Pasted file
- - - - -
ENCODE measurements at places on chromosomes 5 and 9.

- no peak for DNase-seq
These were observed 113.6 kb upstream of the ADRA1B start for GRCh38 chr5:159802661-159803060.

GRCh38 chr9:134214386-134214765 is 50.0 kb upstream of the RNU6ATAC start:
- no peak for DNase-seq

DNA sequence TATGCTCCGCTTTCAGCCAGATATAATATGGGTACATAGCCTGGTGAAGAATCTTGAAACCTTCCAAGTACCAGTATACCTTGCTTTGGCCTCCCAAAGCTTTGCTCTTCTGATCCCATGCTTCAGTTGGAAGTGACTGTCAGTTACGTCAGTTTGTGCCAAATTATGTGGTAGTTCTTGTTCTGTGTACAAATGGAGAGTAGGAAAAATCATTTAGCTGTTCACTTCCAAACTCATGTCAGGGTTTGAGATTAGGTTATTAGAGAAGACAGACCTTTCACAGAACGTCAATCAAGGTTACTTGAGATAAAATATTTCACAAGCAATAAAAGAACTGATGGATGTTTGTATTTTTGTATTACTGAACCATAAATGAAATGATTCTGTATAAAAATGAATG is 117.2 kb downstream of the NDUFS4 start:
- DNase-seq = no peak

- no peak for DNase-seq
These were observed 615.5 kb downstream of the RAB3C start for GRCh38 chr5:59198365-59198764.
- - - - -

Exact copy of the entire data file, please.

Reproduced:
ENCODE measurements at places on chromosomes 5 and 9.

- no peak for DNase-seq
These were observed 113.6 kb upstream of the ADRA1B start for GRCh38 chr5:159802661-159803060.

GRCh38 chr9:134214386-134214765 is 50.0 kb upstream of the RNU6ATAC start:
- no peak for DNase-seq

DNA sequence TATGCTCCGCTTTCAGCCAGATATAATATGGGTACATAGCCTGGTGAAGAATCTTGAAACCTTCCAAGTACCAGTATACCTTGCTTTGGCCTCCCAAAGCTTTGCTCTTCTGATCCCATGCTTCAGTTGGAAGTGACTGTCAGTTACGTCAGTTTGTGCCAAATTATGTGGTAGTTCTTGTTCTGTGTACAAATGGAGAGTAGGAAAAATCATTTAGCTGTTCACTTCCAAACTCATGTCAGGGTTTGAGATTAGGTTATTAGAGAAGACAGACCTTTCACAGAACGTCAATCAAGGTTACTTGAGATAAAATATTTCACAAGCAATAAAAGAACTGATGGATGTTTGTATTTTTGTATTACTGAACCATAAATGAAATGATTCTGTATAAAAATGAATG is 117.2 kb downstream of the NDUFS4 start:
- DNase-seq = no peak

- no peak for DNase-seq
These were observed 615.5 kb downstream of the RAB3C start for GRCh38 chr5:59198365-59198764.